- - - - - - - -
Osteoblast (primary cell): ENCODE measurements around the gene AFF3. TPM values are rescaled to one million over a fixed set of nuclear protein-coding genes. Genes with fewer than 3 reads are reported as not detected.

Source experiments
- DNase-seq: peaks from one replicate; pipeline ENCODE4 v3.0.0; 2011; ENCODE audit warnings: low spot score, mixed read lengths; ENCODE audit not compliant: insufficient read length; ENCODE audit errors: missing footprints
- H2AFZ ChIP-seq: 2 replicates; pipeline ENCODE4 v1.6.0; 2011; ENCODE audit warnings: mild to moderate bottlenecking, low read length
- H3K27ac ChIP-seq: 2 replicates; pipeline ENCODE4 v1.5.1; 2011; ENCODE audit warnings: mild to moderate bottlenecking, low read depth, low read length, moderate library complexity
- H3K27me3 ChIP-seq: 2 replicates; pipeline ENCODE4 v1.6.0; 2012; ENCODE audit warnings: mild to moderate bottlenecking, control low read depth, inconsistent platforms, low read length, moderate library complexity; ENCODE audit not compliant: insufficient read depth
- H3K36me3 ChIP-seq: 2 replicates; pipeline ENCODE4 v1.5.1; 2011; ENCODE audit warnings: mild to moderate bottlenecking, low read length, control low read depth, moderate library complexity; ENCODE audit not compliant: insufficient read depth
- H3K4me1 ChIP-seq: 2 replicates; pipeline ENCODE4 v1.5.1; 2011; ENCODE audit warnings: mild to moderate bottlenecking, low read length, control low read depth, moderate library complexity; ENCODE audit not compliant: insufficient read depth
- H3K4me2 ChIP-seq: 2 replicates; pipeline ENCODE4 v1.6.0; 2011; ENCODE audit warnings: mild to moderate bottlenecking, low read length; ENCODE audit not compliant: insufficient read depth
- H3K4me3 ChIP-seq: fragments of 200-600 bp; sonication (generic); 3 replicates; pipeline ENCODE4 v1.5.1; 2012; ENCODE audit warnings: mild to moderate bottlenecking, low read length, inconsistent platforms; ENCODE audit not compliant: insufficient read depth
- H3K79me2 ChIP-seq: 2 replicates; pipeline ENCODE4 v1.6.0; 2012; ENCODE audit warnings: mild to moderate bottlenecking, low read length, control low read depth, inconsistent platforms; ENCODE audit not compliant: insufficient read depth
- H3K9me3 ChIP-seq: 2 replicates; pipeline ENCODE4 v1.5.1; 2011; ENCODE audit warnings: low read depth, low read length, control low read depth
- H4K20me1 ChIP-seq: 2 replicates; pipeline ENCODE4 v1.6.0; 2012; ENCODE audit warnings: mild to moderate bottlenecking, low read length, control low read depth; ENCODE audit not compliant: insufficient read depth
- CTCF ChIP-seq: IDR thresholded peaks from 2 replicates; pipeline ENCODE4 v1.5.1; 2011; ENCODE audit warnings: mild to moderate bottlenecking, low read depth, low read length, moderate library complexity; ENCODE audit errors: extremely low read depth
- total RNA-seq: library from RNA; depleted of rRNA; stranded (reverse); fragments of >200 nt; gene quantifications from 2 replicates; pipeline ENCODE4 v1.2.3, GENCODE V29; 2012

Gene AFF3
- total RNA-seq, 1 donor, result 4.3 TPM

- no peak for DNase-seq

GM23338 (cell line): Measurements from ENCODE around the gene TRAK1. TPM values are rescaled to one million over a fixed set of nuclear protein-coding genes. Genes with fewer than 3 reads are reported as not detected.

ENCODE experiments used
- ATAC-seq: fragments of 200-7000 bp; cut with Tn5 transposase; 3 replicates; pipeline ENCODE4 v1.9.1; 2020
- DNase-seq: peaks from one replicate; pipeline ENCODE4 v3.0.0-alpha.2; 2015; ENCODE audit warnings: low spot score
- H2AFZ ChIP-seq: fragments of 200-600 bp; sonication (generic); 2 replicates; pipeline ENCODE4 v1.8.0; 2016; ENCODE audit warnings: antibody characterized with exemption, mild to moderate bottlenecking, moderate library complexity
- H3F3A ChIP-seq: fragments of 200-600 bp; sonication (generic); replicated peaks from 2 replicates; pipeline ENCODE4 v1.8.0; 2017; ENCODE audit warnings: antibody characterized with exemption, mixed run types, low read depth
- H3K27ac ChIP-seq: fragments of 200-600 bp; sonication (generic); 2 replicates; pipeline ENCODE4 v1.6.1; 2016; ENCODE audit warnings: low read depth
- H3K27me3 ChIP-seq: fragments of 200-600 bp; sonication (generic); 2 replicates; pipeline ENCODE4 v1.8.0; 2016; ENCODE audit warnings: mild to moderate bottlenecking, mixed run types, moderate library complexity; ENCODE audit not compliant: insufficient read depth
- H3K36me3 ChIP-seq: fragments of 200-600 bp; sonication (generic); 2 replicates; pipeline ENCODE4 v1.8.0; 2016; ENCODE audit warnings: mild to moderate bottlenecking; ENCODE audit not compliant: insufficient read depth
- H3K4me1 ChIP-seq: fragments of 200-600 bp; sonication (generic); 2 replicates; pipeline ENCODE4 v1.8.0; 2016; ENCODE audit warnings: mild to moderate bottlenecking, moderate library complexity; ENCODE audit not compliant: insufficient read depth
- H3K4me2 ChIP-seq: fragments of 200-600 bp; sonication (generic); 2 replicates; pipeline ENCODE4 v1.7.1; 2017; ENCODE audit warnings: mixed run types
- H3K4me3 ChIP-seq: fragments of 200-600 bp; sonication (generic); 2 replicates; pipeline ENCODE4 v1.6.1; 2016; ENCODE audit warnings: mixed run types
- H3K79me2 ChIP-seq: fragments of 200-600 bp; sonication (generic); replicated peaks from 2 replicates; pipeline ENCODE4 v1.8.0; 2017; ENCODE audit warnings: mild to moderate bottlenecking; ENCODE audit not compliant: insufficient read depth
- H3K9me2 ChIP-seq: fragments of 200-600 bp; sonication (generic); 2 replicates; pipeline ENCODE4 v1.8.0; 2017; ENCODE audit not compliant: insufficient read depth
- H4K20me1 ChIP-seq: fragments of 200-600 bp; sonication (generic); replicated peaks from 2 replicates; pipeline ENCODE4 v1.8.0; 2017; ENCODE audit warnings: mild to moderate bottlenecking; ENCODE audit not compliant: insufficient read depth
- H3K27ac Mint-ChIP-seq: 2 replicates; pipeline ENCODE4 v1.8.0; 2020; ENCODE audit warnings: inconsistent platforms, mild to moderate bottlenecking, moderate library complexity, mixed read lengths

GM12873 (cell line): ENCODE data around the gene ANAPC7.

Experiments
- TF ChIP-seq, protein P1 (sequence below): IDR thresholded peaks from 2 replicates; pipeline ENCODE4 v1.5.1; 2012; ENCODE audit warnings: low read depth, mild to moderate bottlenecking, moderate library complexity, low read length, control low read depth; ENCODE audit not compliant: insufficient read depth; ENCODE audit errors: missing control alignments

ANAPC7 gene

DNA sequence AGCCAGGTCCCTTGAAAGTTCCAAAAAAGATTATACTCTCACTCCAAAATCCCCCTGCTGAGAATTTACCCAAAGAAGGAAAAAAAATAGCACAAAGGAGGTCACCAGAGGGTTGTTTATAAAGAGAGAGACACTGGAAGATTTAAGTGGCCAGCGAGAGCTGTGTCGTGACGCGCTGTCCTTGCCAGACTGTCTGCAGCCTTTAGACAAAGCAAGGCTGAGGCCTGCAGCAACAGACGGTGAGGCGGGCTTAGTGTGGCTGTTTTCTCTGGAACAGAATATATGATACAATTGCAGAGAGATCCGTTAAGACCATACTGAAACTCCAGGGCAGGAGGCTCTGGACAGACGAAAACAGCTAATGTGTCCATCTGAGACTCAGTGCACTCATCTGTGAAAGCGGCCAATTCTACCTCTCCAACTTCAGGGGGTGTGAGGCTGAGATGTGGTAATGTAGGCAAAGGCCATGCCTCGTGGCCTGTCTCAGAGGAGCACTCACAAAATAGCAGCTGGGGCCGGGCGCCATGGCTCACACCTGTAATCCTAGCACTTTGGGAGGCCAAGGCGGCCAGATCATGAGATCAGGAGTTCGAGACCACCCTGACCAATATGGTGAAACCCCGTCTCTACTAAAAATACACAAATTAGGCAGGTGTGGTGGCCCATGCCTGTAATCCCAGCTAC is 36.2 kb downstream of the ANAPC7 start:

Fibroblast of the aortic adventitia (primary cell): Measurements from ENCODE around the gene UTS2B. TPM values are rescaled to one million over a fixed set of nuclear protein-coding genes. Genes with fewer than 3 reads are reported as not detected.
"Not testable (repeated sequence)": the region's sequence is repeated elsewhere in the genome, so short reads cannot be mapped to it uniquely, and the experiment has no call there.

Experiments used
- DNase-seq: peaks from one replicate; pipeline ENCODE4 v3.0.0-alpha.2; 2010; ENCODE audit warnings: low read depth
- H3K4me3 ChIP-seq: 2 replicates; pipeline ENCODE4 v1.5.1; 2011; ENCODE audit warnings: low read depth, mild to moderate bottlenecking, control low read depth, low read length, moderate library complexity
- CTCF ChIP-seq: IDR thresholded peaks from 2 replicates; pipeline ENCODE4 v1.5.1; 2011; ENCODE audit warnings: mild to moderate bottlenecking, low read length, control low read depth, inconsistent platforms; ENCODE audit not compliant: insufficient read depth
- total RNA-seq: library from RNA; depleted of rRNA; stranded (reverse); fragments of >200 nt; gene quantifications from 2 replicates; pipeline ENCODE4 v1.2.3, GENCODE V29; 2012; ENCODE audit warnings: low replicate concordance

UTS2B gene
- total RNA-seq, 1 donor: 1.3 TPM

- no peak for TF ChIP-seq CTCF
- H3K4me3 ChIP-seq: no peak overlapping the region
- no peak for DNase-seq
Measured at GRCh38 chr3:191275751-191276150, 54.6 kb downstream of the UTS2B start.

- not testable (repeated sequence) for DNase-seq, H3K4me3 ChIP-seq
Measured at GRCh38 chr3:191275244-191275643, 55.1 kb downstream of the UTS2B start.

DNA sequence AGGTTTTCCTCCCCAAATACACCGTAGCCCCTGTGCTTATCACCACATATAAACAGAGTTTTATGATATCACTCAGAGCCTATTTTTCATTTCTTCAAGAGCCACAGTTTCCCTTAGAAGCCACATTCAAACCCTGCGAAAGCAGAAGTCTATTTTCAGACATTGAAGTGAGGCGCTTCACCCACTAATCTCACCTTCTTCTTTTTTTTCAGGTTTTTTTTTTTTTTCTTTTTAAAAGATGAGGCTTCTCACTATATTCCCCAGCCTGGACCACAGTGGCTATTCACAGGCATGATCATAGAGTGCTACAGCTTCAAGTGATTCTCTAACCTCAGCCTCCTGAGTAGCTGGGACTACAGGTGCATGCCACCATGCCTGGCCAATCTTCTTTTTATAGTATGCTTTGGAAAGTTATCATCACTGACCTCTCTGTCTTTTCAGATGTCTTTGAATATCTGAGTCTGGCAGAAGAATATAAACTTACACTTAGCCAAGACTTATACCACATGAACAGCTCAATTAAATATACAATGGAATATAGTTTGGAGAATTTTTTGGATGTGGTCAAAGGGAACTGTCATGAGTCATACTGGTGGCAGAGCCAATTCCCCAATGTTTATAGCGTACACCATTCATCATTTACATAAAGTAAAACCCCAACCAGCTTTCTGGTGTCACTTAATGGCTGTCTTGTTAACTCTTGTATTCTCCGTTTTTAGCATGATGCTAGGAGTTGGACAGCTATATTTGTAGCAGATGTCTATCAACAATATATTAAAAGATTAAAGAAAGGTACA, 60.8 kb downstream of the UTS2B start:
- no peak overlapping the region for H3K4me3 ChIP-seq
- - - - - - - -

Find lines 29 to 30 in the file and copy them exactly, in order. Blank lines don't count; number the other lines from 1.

- H3K4me2 ChIP-seq: fragments of 200-600 bp; sonication (generic); 2 replicates; pipeline ENCODE4 v1.7.1; 2017; ENCODE audit warnings: mixed run types
- H3K4me3 ChIP-seq: fragments of 200-600 bp; sonication (generic); 2 replicates; pipeline ENCODE4 v1.6.1; 2016; ENCODE audit warnings: mixed run types